By: Rachel Ann Stephens, Staff Writer
Going to the bathroom has never been more perilous, for sewer systems. Systems already under pressure from growing populations, aging infrastructure, and climate change have a new villain in the form of “flushable” wipes. Places including New York, London, San Francisco, and Toronto have been feeling the effects of wipe use. In an effort to protect its sewers, Washington D.C. sought to enact the Nonwoven Disposable Products Act. The Act would have limited the sale of flushable wipes and put in place labeling requirements. However, before the law took effect on January 1, 2017, Kimberly-Clark, the producer of such products, brought an action against the city to prevent the Act’s enforcement. In finding for Kimberly-Clark, the DC District Court held the law imposed an unconstitutional limit on free speech under the First Amendment. The ruling in Kimberly-Clark v. DC is an example of the two ways courts show deference to commercial speech rights: (1) application of a higher standard of review and (2) a minimization of government interests.
II. Case Summary
The provision at issue prohibited the sale of “nonwoven disposable products” that were labeled safe to flush unless they passed the flushable definition contained in the statute. It also required that products that were not safe for flushing be “conspicuously” labeled. At the outset, both parties agreed that the labeling dispute qualified as commercial speech under Central Hudson. In evaluating the regulation, Kimberly-Clark advocated for an application of the four-part Central Hudson test, while the District championed an application of Zauderer that evaluated disclosure requirements.
Zauderer holds “the First Amendment interests implicated by disclosure requirements are substantially weaker than those at stake when speech is actually suppressed.” The court reasoned that when regarding “purely factual and uncontroversial information” the speaker’s interest in disclosures is “minimal”. As such, the court has determined the rights of the speaker are protected so long as “disclosure requirements are reasonably related to the State’s interest in preventing deception of customers.” Compared to Central Hudson, this is a “relaxed standard of review. The court began with the caveat “[n]obody knows exactly” what falls under this designation, but stated that there must be “no dispute of factual accuracy” and is controversial if it is “inflammatory.”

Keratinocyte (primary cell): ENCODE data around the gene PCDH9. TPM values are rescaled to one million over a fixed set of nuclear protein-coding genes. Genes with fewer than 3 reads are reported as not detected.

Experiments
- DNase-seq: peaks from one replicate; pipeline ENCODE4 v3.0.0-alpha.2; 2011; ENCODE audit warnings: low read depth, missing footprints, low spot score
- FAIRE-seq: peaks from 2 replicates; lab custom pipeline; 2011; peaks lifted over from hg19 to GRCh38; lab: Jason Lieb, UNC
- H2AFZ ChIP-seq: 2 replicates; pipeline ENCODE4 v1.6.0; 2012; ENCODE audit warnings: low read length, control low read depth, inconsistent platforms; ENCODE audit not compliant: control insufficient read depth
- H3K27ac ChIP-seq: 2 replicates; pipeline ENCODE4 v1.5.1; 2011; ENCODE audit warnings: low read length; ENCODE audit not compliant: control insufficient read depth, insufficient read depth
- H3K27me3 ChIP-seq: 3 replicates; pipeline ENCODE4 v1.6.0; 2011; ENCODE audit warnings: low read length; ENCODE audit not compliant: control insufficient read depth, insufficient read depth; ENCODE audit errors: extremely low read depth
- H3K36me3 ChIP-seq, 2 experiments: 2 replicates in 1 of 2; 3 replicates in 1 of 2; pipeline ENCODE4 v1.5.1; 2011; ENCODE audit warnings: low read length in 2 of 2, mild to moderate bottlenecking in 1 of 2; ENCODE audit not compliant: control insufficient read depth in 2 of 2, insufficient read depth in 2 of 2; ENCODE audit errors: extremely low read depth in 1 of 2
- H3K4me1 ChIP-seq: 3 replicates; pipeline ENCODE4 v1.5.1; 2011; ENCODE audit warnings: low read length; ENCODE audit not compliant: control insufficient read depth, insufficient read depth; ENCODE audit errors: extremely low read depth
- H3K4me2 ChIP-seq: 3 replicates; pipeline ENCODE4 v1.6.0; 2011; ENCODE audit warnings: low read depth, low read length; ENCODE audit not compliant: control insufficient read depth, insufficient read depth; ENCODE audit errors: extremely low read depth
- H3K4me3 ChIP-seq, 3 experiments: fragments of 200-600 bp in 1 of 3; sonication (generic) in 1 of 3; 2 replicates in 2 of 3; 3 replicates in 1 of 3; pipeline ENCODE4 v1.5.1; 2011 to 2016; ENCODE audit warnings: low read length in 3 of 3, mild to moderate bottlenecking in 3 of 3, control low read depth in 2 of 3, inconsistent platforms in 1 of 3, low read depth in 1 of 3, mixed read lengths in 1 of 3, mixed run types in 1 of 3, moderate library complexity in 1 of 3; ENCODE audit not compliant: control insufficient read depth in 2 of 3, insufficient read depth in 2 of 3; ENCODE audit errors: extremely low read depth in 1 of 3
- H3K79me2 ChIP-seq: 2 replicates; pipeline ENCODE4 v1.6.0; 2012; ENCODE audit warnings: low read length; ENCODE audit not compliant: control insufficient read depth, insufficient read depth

Here, the district court found the categorization of nonwoven products as unflushable were not “uncontroversial” and thus foreclosed the application of Zauderer and its relaxed standard. In making this decision the court cited that Kimberly-Clark themselves vehemently disagree with the conclusion that the wipes are not flushable, and thus cuts against a finding of no controversy. The court pointed to competing definitions of “flushable” by industry organizations such as, the Association of the Nonwoven Fabrics Industry (INDA) and National Association for Clean Water Agency (NACWA), to support Kimberly-Clark’s claim. The court also discusses how other federal circuits have found disclosure requirements that “promote policies or views that are . . . expressly contrary to the corporation’s views” to be invalid. The court applied intermediate scrutiny and the Central Hudson test to the regulation.